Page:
MPs, aviators train together to protect, serve, MedEvac
August 20, 2014
COLORADO SPRINGS, Colo. (Aug. 20, 2014) -- To protect and serve is a job Soldiers from the 759th Military Police Battalion take pride in. They trained with flight medics to add another life-saving skill to their tool bags.
Soldiers from Company C, 2nd General Support Aviation Battalion, 4th Aviation Regiment, 4th Combat Aviation Brigade, 4th Infantry Division, taught Medical Evacuation, known as MedEvac, training to Soldiers during their 759th MP Battalion "Immortal" Challenge Competition, here, Aug. 7, 2014.
"It was good training for the 759th MPs and us," said Maj. Eric Carlson, executive officer, 2nd General Support Aviation Battalion, 4th Aviation Regiment. "It helped us sharpen our skills and helped them learn new ones. Everyone should know what it is like to call in for MedEvac support and how to properly facilitate the moving of the injured, which could possibly save (a) life."
MedEvac aircrew members taught MPs many life-saving procedures that are useful domestically, as well as in deployed environments.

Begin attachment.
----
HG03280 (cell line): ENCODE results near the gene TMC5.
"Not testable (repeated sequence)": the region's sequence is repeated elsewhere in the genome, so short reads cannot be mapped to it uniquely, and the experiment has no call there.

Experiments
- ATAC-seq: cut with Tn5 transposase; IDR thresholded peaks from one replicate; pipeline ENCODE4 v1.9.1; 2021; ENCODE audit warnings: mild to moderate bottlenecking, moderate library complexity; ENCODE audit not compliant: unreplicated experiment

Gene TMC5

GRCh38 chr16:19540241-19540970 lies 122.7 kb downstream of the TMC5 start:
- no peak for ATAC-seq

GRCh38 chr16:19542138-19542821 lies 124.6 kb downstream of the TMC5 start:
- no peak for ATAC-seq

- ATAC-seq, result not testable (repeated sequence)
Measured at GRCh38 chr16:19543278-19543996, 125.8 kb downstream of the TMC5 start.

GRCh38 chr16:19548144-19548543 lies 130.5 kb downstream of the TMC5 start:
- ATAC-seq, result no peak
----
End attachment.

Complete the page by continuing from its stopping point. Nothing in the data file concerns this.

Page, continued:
"After we ruck marched to our motor pool, we received briefings on MedEvac procedures and first aid from flight medics," said Spc. Mariana Pearce, a military police Soldier, 984th Military Police Company, 759th MP Battalion. "We started with buddy aid training. The medics then told us about lessons-learned medical applications from deployment, as opposed to how a Soldier would do the same application here in the states."
Second Lt. Noella Taylor, platoon leader, 984th MPs, helped coordinate MedEvac training for the competition, and sees it as a helpful tool for her military police officers.
"This is a big deal with our company's culture," said Taylor. "Our Soldiers are going through events such as MedEvac scenarios, room clearing, first aid lanes and learning about the history of Fort Carson. After rucking more than 15 miles, they are given a written test. The winners will receive an Army Achievement Medal."
Pearce embraced the competition and set aside her fears.
"This will be my first time in a Black Hawk, and I'm terrified of heights," said Pearce. "I won't let my fears get in the way of maybe a once-in-a-lifetime opportunity to fly on a Black Hawk, because who knows if I'll ever get to do it again."
The combat aviation brigade Soldiers look forward to bringing realistic and useful training to their fellow Fort Carson ground commanders.
"This is just how we do business," said Carlson. "It's a part of our unit's initiative and culture to supply the best training and support to all ground commanders who need, or want it. We are honored to support them."